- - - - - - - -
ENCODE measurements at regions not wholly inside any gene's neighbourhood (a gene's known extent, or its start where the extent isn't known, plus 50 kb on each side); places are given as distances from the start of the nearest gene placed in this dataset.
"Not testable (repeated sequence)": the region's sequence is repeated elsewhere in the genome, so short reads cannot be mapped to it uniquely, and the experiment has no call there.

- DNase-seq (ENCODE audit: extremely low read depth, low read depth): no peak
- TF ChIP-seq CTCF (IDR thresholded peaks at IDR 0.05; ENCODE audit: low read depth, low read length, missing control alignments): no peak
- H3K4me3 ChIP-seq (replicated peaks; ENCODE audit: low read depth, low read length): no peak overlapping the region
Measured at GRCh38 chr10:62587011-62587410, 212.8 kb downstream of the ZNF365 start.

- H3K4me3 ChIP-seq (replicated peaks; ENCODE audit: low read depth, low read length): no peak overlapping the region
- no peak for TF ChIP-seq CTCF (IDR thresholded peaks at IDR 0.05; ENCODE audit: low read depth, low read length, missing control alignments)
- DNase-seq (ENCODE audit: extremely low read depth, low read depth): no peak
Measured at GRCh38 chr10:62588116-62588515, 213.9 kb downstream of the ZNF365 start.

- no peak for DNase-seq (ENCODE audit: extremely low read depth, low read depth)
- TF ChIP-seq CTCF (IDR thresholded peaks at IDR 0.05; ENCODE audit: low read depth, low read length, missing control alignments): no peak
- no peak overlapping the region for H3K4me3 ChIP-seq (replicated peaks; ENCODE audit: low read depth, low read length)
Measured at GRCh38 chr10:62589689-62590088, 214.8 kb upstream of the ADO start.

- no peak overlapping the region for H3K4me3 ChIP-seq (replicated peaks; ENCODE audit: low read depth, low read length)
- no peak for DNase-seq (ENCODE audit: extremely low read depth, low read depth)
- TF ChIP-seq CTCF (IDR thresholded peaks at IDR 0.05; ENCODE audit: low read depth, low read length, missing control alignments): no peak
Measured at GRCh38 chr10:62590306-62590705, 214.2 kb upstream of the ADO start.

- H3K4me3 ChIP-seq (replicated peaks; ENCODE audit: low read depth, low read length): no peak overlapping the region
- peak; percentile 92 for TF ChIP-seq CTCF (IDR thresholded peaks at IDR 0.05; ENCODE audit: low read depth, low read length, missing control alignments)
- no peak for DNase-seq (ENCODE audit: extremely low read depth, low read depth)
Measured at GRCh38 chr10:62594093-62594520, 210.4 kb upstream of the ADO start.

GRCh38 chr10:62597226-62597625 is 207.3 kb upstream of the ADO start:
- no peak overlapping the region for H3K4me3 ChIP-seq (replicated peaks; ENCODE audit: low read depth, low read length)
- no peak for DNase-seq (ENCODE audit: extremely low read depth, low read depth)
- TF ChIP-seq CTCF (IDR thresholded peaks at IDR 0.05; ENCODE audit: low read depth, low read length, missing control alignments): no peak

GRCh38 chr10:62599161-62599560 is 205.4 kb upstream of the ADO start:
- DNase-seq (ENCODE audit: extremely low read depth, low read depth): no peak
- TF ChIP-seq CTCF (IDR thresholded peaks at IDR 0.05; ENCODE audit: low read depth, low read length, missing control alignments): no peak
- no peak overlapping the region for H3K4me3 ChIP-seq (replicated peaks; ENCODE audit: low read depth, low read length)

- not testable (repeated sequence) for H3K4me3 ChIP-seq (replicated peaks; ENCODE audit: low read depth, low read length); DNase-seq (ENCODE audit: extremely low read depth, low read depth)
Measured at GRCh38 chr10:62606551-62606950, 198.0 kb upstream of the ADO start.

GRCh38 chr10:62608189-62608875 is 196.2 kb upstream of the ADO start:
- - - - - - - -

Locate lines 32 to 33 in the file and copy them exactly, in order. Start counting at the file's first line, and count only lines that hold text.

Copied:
Measured at GRCh38 chr10:62606551-62606950, 198.0 kb upstream of the ADO start.

GRCh38 chr10:62608189-62608875 is 196.2 kb upstream of the ADO start: